Plan to cut daily NSW updates draws ire
The NSW government is under pressure to back down from plans to scrap the state's daily public briefings, weeks before the COVID-19 crisis is expected to peak.
Since the current outbreak was detected, the premier, chief health officer and an array of ministers have held a press conference at 11am each day, live-streamed to tens of thousands, updating the public.
Gladys Berejiklian has announced that from Monday, the updates will be replaced by a video from NSW Health, to communicate the new case numbers and issues of the day.
"Myself and (Health Minister Brad) Hazzard or any other relevant minister will present to the community on a needs basis," she said.
With a record 1599 cases announced on Saturday, as well as eight deaths, and the impact on the state's health system not due to peak until October, state opposition leader Chris Minns says it is not the time to cut the number of briefings.
They give the community clear information on the outbreak and any restrictions, and provide a level of accountability while parliament is unable to sit, he said.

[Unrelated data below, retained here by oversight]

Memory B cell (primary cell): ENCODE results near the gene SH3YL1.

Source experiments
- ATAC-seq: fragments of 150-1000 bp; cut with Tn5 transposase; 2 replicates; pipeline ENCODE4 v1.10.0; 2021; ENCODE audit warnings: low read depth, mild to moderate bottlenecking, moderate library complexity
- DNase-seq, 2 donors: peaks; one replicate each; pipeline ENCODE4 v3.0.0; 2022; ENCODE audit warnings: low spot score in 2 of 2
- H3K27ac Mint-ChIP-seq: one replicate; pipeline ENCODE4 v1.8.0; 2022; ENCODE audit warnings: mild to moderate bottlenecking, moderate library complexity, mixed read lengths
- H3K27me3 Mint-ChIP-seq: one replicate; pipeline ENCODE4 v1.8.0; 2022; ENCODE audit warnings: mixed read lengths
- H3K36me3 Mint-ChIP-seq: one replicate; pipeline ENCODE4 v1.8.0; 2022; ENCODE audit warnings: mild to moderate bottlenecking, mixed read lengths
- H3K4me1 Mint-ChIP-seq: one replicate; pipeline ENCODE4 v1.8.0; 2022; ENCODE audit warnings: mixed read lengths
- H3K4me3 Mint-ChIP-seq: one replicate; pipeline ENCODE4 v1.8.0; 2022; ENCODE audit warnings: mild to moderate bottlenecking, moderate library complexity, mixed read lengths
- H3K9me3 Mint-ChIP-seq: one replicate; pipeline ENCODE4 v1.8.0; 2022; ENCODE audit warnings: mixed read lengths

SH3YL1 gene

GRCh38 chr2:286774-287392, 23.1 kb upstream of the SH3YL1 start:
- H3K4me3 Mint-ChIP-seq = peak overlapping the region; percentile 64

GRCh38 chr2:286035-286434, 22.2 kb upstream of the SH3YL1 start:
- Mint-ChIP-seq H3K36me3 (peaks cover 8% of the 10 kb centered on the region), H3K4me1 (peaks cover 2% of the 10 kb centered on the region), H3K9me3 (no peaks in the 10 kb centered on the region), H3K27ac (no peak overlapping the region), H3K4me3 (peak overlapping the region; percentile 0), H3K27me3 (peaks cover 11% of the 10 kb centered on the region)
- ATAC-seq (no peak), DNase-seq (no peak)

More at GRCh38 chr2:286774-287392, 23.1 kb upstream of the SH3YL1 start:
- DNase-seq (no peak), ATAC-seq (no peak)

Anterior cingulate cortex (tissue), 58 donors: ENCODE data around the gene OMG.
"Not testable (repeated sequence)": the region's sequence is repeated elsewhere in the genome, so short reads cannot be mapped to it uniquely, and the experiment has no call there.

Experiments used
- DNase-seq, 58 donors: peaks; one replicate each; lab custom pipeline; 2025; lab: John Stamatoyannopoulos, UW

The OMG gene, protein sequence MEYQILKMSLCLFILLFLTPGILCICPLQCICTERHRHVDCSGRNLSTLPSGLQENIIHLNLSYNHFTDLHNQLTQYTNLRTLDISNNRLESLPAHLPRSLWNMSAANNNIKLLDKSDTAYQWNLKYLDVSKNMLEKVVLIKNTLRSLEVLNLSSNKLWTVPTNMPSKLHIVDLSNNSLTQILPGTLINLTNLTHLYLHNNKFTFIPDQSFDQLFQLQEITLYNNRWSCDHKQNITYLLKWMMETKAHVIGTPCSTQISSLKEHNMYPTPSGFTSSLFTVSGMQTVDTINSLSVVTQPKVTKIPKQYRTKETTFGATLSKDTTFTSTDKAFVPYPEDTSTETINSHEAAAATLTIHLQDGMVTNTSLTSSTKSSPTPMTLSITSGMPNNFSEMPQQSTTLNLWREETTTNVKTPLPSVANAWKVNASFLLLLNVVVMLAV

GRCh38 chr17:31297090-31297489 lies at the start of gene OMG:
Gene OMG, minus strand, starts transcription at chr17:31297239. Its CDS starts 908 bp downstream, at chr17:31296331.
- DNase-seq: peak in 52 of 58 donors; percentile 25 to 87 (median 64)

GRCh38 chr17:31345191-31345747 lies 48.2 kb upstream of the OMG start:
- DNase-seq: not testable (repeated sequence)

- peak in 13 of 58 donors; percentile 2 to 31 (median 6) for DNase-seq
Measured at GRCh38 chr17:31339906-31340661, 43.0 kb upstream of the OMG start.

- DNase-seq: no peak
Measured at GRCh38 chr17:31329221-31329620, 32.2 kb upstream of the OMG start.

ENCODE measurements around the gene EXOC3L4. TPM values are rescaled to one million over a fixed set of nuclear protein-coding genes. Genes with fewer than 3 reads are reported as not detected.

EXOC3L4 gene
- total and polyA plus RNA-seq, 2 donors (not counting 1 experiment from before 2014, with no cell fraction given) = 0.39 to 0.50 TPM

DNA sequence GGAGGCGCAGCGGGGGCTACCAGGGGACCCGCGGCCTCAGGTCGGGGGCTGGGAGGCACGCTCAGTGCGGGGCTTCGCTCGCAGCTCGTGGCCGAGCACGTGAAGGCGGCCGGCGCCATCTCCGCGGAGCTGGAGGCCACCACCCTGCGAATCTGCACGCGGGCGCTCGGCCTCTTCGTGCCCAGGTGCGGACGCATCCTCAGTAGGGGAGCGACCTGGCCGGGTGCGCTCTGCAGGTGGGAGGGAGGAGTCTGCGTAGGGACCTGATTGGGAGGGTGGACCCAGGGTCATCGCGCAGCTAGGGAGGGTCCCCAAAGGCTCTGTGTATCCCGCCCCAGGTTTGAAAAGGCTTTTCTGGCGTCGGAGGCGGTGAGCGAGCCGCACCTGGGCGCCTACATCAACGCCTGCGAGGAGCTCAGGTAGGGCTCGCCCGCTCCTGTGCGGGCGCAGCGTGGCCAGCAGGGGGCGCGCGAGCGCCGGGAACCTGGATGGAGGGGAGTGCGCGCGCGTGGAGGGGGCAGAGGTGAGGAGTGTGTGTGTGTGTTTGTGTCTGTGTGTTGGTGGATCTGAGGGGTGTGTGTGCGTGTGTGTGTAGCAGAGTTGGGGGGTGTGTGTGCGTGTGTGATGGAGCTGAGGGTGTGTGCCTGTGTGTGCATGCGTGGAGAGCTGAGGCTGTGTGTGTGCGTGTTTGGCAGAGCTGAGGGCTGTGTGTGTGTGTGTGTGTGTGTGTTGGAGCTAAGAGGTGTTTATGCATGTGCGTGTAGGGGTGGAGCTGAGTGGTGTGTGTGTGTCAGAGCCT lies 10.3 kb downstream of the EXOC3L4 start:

"If the premier has other priorities, that is fine, it can be fronted by the deputy premier or the treasurer or the minister for health - that's what's happened over the last 12 weeks."
"But we can't deny the fact that we are entering one of the most difficult and worrying periods of the entire pandemic."
Federal Labor Leader Anthony Albanese, who lives in Sydney's inner west, also criticised the move.
"I do find it jarring that on the day in which nine deaths were announced and record numbers of infections, accountability went backwards, not forwards," he told reporters on Saturday.
But Mr Hazzard defended the government's decision.
The health team needs "clear air" to think through the COVID-19 response and reducing the frequency of the media conferences will hundreds of hours each week, he said on Saturday.
"There is a massive team of people getting ready, drawing in all the information, we then are in here probably three or four hours beforehand," he said.
"That time is taken out from the time we need to do the things you want us to do."
"We will still have press conferences ... they might not be absolutely every day."
© AAP 2021